Can Businesses That Rent Office Space Enforce COVID-19 Protocols on Landlords?
Posted in COVID-19
Can Businesses That Rent Office Space Enforce COVID-19 Protocols on Landlords?

As the COVID-19 vaccine rollout continues, and the rate of newly recorded infections is starting to decline, many California counties are moving to less restrictive tiers and lifting restrictions applicable to the business environment. A hot topic for many employers has been developing COVID-19 protocols and vaccine requirements for employees returning to corporate office buildings. (See “Can a Healthcare Provider Require Employees to Take a COVID-19 Vaccine?” for protocol guidelines.) Some healthcare businesses that utilize both traditional office space and medical office buildings are developing and incorporating COVID-19 protocols into their rules and regulations applicable to each site. For businesses who lease their work sites, however, as a tenant, do they have the right to enforce their new internal protocols and vaccine requirements on their landlords and vendors as a condition for entry into their leased premises? 

Commercial lease agreements, including medical office building lease agreements, contain terms and provisions that have been negotiated between the landlord and tenant and as a result can be fact-specific. The rights available to a particular tenant with respect to enforcing COVID-19 protocols and vaccine requirements for entry into their leased premises will depend upon the terms of that lease. Given the specificity of the issues, if a healthcare tenant is contemplating whether to enforce any COVID-19 protocols or vaccine requirements on any party entering their leased premises, then we recommend consulting with a real estate attorney. 

Each lease and tenancy should be evaluated on a case-by-case basis, however there are a few common issues that a tenant must consider when contemplating the right of enforcement of COVID-19 protocols and vaccine requirements: 

  1. Landlord Right of Access: Most commercial leases include a provision granting the landlord the right to enter the leased premises. Often, this is to perform maintenance or other services, inspect the premises or show the premises to a prospective buyer or tenant. This provision may require the landlord to provide advance notice prior to entry. It may also grant the tenant the right to require that the landlord party be accompanied by a representative of the tenant at all times when entering the premises. These provisions often include an exemption for emergencies or the provision of routine services (e.g., janitorial and cleaning or repairs requested by tenant).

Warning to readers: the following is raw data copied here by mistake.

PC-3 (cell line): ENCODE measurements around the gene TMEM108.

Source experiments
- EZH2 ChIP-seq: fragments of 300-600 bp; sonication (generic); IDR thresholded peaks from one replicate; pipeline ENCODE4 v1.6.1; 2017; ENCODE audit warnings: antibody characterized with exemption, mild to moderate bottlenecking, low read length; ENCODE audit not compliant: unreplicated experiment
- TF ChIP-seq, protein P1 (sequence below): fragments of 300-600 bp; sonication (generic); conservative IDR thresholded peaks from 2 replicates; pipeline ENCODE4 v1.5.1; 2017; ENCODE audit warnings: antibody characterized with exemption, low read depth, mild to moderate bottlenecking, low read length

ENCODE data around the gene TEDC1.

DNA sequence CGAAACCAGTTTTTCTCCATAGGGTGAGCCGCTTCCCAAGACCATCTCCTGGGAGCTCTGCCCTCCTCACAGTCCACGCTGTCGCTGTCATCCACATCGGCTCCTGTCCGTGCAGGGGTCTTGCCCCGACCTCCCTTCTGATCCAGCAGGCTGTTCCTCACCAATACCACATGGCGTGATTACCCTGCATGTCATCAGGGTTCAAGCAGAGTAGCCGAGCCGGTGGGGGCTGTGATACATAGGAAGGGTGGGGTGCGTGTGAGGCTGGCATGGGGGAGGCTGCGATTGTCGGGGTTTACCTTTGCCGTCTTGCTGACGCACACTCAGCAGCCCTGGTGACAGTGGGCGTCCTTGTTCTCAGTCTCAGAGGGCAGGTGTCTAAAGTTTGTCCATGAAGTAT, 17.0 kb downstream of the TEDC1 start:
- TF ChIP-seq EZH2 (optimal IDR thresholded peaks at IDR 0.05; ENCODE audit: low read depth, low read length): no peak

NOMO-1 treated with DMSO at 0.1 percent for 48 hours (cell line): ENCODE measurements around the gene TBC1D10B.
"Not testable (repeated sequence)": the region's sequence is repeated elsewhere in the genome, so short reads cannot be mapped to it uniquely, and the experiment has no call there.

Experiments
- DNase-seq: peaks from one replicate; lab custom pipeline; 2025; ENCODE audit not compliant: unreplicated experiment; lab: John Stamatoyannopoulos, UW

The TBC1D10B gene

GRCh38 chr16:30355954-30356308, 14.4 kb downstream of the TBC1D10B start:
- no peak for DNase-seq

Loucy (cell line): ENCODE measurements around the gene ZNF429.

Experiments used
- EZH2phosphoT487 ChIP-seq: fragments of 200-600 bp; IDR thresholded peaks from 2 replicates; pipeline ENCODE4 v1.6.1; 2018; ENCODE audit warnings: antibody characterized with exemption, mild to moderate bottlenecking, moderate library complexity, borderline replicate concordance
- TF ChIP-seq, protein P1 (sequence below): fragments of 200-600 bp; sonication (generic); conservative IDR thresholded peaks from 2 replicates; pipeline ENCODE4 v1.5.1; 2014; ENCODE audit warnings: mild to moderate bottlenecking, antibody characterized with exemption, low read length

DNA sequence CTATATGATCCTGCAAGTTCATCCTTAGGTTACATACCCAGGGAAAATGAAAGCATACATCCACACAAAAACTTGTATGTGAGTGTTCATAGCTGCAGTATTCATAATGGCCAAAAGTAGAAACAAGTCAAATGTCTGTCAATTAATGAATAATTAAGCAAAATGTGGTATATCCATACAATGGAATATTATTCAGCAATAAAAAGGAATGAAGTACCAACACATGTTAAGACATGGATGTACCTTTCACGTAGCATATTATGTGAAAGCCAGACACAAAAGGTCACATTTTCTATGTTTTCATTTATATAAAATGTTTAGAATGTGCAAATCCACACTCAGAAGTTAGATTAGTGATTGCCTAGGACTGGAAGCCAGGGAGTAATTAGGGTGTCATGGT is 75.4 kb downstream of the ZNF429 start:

2. Services Provided by Landlord: For leased premises within a building or project, the landlord often provides cleaning and janitorial service to the entire building or project, especially if the lease is written with “full gross” terms. If the lease requires the tenant to use the landlord’s janitorial service, this will restrict the tenant’s ability to opt out of any such routine services provided. Similarly, the lease may require the tenant to use the landlord’s vendors for routine maintenance and other services provided by the landlord.
  3. Premises: The attributes of the physical premises as well as the location may factor into the analysis. Considerations may include whether the tenant occupies an entire floor or building and the degree of control the tenant has over access to the premises (such as a separate key card system).
  4. Common Areas: Consider whether the tenant shares any portion of the premises with other tenants (such as common bathrooms, a shared break room, a cafeteria, a fitness center or other similar amenities). Then consider whether the landlord already has rules and regulations in place for the use of these areas that contemplate social distancing and other pandemic-related protocols.
  5. Additional Considerations: For tenants occupying a significant portion (or all) of a particular building, the tenant may have some leverage with the landlord regarding the rules and regulations applicable to the entire building. Furthermore, landlords are facing post-pandemic vacancy concerns. If a tenant’s lease is expiring and the parties are negotiating renewal, this may provide further leverage for a tenant to negotiate inclusion of the tenant’s COVID-19 protocols, vaccine obligations and other access requirements as part of the lease extension and/or amendment. (See “Dealing with Excess Office Space in a Post-Pandemic World” for more information on the current state of real estate leases.)

As California counties continue to lift COVID-19 workplace restrictions on businesses, employers will need to ensure they implement policies to protect the health of their workforce. Most employers have been focusing these efforts on regulating employee activities. However, by reviewing the terms of their lease, they may find that they can offer a greater level of protection to their employees.

  • Natalie  Maples

    Natalie Maples advises clients on a wide spectrum of real estate transactions. She counsels and negotiates on behalf of clients on issues related to site acquisition and development, land use, leasing and ground leasing and due ...

Our Health Law Ticker is a one-stop resource for everything new and noteworthy medical staffs and peer review. We cover recent developments in healthcare legislation, litigation, regulatory compliance, HIPAA, peer review, medical staffs and general operations for healthcare delivery systems.

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